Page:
Reinhart and Rogoff are looking at historical evidence of defaults and make a strong case about what prerequisites will allow for a crisis to precipitate. Right now, Greece, Spain, Portugal, and Ireland are in the most precipitous situation and stand ready to create a replay of the crisis that followed in the wake of German default in the late 20s.
Is this a stretch? I don’t think so.
Zimbabwe, Argentina, and others went bust either singly or as part of a regional financial crisis. We’re looking today at a global situation, with much more going on in more countries than in any other crisis since 1927-1933. Look at Spain’s recent election results: the Socialists that advocated austerity were swept aside in favor of populist parties. Greece isn’t likely to accept a surrender of fiscal independence to a band of German bankers, so look for a political trump there of any possible economic solution involving staying in the Euro with austerity. Italy’s and Belgium’s debt outlooks have both been lowered, and Italy is one of the G7/G8 nations: they’re a whale to the minnow of Greece.
The outcome of a crisis is never certain: one only knows that a crisis will precipitate an outcome that is in many ways significantly different from the set of conditions that existed prior to the crisis. While hindsight is also clearer than what people see at the time events are happening, it’s also insulting to those that experienced the events. By that, I mean we need to take a look at how people react in the midst of a crisis and what causes them to realize what will happen down the road. What danger signs do people consider? What events do they consider significant?
In Nazi Germany at the time of WW2, roughly half the Jews there had fled, while roughly half remained. While there were likely many Jews that could not afford to travel, there were those who could afford to do so that felt things would be all right in the long run. For those who fled, different things acted as triggers to their decision to depart. As the events became more obvious, escape became more difficult to accomplish, but remained possible. From a man who wrote “Mein Kampf” leading a coalition government to the Reichstag fire to the Enabling Act to Kristallnacht to the Nuremberg Laws to Rhineland occupation to Anschluss to Sudetenland to the Danzig crisis, events mounted in seriousness and yet war and its consequences still came as a surprise to many observers. Such will happen again in the current crisis.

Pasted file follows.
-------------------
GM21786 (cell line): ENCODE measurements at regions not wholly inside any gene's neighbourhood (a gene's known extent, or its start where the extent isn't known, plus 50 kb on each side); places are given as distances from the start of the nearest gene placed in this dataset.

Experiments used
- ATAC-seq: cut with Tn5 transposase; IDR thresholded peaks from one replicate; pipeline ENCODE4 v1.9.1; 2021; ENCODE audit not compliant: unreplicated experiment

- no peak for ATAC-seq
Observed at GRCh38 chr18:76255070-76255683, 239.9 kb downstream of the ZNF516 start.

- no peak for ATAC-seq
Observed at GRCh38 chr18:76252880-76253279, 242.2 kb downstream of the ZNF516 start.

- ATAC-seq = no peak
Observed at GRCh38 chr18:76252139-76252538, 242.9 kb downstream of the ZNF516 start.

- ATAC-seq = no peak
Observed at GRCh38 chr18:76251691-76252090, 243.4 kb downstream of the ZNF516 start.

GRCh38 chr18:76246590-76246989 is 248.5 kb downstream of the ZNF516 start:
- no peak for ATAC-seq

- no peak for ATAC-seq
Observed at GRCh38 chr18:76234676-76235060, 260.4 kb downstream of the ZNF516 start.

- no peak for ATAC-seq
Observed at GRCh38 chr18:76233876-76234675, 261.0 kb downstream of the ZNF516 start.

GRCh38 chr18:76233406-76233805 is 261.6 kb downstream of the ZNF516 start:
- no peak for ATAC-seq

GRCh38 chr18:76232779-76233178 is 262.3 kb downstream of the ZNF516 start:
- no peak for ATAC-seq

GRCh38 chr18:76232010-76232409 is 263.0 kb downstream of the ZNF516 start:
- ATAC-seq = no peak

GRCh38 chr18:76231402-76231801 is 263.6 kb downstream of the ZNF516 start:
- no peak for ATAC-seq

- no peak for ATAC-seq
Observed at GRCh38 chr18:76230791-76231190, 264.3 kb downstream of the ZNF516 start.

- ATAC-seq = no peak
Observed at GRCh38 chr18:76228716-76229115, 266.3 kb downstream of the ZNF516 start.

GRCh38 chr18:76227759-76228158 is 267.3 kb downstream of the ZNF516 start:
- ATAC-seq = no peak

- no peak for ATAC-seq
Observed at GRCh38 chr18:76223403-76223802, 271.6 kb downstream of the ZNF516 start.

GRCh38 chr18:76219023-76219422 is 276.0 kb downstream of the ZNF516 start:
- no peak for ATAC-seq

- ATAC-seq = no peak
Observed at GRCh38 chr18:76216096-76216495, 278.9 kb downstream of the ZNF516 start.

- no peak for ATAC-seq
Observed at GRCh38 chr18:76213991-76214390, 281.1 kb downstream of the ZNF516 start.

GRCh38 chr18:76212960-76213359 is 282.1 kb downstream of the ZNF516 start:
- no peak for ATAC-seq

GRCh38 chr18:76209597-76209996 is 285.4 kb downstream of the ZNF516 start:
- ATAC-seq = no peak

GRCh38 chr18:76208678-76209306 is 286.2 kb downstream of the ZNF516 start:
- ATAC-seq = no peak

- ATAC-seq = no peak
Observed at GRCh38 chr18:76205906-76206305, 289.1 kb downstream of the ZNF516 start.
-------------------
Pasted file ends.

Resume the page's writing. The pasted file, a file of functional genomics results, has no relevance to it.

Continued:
This is not to say that we’re going to see, specifically, Nazism, World War, and a Holocaust. But I do believe we will see more political extremism and populism, increased tensions that will lead to more conflicts, increased opportunities for small nations to wage war as the bigger nations are preoccupied with internal troubles, and increased opportunities for ethnic-based conflict as the peacekeepers turn inward. We’re already witnessing the various Arab states dealing with their outbreaks of democracy in their own ways, and none of them are finished with their internal turmoil.
A huge question mark in my mind is China. It recently had to declare martial law in Inner Mongolia, adding that region to its list of ethnic hotspots. Couple that with increasing unemployment and inflation, and the necessary preconditions exist for a potential violent regime change in China – political infighting within the CPC at the very least and open warlordism with a breakdown of central authority as a real possibility.
Now back to Europe. 45% of Spain’s under-25s are unemployed. Massive anti-government protests have happened across the nation. This is on the level of what took place in Tunisia and elsewhere, this time in Europe. Greece had similar protests, and those are sure to worsen as the economy there worsens. Italy could be next. On the strategic side, the Visegrad nations of Poland, Hungary, Czech Republic, and Slovakia have agreed to form a battlegroup under Polish command. This is significant because they would not feel compelled to do so if both Russian power were not on the ascendant and protection guarantees from NATO were credible. The Visegrad nations are seeking to extend their alliance to Romania and Bulgaria, to formalize a vision of Pilsudski’s to create an “intermarium” alliance between nations that were traditionally in the orbit of either Russia or Germany, or both.
When was the sign that got me thinking along these lines? When Russia invaded Georgia in 2008 and the rich world watched on, impotently.